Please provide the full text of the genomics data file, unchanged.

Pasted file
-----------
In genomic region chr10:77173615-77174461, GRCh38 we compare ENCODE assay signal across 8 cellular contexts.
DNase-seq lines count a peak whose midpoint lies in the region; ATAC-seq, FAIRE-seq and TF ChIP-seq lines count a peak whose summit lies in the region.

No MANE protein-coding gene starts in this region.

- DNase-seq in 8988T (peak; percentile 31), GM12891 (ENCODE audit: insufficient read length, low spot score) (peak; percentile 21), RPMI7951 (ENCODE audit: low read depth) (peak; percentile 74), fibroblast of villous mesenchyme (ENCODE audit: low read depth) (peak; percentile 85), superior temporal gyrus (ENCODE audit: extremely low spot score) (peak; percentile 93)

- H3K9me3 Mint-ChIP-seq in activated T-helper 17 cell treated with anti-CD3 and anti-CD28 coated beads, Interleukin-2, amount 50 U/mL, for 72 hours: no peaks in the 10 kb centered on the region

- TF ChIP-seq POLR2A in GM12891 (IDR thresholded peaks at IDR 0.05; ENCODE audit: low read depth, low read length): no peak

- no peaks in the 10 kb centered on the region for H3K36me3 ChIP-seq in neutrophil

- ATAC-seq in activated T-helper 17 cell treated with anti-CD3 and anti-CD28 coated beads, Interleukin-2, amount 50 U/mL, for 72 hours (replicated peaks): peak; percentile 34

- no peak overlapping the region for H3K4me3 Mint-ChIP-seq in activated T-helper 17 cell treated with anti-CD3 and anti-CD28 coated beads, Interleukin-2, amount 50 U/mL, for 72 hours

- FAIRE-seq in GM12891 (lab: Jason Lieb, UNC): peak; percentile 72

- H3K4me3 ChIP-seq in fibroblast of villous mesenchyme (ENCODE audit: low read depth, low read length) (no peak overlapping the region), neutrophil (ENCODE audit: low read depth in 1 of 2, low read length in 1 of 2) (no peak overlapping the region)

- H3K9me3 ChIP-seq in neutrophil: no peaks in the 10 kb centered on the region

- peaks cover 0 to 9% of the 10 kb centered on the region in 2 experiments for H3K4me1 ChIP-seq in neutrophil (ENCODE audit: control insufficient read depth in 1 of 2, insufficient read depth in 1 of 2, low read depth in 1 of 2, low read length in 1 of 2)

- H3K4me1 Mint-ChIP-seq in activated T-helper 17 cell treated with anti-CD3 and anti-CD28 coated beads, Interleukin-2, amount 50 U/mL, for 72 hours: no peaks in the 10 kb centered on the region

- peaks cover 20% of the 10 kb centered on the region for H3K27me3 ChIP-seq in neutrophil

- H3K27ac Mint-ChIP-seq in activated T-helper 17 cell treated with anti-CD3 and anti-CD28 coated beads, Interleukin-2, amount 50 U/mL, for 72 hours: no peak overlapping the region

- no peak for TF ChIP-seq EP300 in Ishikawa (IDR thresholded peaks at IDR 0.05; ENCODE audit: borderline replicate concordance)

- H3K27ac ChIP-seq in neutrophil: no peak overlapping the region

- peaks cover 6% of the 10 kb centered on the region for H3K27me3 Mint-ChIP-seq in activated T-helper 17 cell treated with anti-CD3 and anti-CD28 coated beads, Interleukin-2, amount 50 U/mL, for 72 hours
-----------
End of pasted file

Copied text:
In genomic region chr10:77173615-77174461, GRCh38 we compare ENCODE assay signal across 8 cellular contexts.
DNase-seq lines count a peak whose midpoint lies in the region; ATAC-seq, FAIRE-seq and TF ChIP-seq lines count a peak whose summit lies in the region.

No MANE protein-coding gene starts in this region.

- DNase-seq in 8988T (peak; percentile 31), GM12891 (ENCODE audit: insufficient read length, low spot score) (peak; percentile 21), RPMI7951 (ENCODE audit: low read depth) (peak; percentile 74), fibroblast of villous mesenchyme (ENCODE audit: low read depth) (peak; percentile 85), superior temporal gyrus (ENCODE audit: extremely low spot score) (peak; percentile 93)

- H3K9me3 Mint-ChIP-seq in activated T-helper 17 cell treated with anti-CD3 and anti-CD28 coated beads, Interleukin-2, amount 50 U/mL, for 72 hours: no peaks in the 10 kb centered on the region

- TF ChIP-seq POLR2A in GM12891 (IDR thresholded peaks at IDR 0.05; ENCODE audit: low read depth, low read length): no peak

- no peaks in the 10 kb centered on the region for H3K36me3 ChIP-seq in neutrophil

- ATAC-seq in activated T-helper 17 cell treated with anti-CD3 and anti-CD28 coated beads, Interleukin-2, amount 50 U/mL, for 72 hours (replicated peaks): peak; percentile 34

- no peak overlapping the region for H3K4me3 Mint-ChIP-seq in activated T-helper 17 cell treated with anti-CD3 and anti-CD28 coated beads, Interleukin-2, amount 50 U/mL, for 72 hours

- FAIRE-seq in GM12891 (lab: Jason Lieb, UNC): peak; percentile 72

- H3K4me3 ChIP-seq in fibroblast of villous mesenchyme (ENCODE audit: low read depth, low read length) (no peak overlapping the region), neutrophil (ENCODE audit: low read depth in 1 of 2, low read length in 1 of 2) (no peak overlapping the region)

- H3K9me3 ChIP-seq in neutrophil: no peaks in the 10 kb centered on the region

- peaks cover 0 to 9% of the 10 kb centered on the region in 2 experiments for H3K4me1 ChIP-seq in neutrophil (ENCODE audit: control insufficient read depth in 1 of 2, insufficient read depth in 1 of 2, low read depth in 1 of 2, low read length in 1 of 2)

- H3K4me1 Mint-ChIP-seq in activated T-helper 17 cell treated with anti-CD3 and anti-CD28 coated beads, Interleukin-2, amount 50 U/mL, for 72 hours: no peaks in the 10 kb centered on the region

- peaks cover 20% of the 10 kb centered on the region for H3K27me3 ChIP-seq in neutrophil

- H3K27ac Mint-ChIP-seq in activated T-helper 17 cell treated with anti-CD3 and anti-CD28 coated beads, Interleukin-2, amount 50 U/mL, for 72 hours: no peak overlapping the region

- no peak for TF ChIP-seq EP300 in Ishikawa (IDR thresholded peaks at IDR 0.05; ENCODE audit: borderline replicate concordance)

- H3K27ac ChIP-seq in neutrophil: no peak overlapping the region

- peaks cover 6% of the 10 kb centered on the region for H3K27me3 Mint-ChIP-seq in activated T-helper 17 cell treated with anti-CD3 and anti-CD28 coated beads, Interleukin-2, amount 50 U/mL, for 72 hours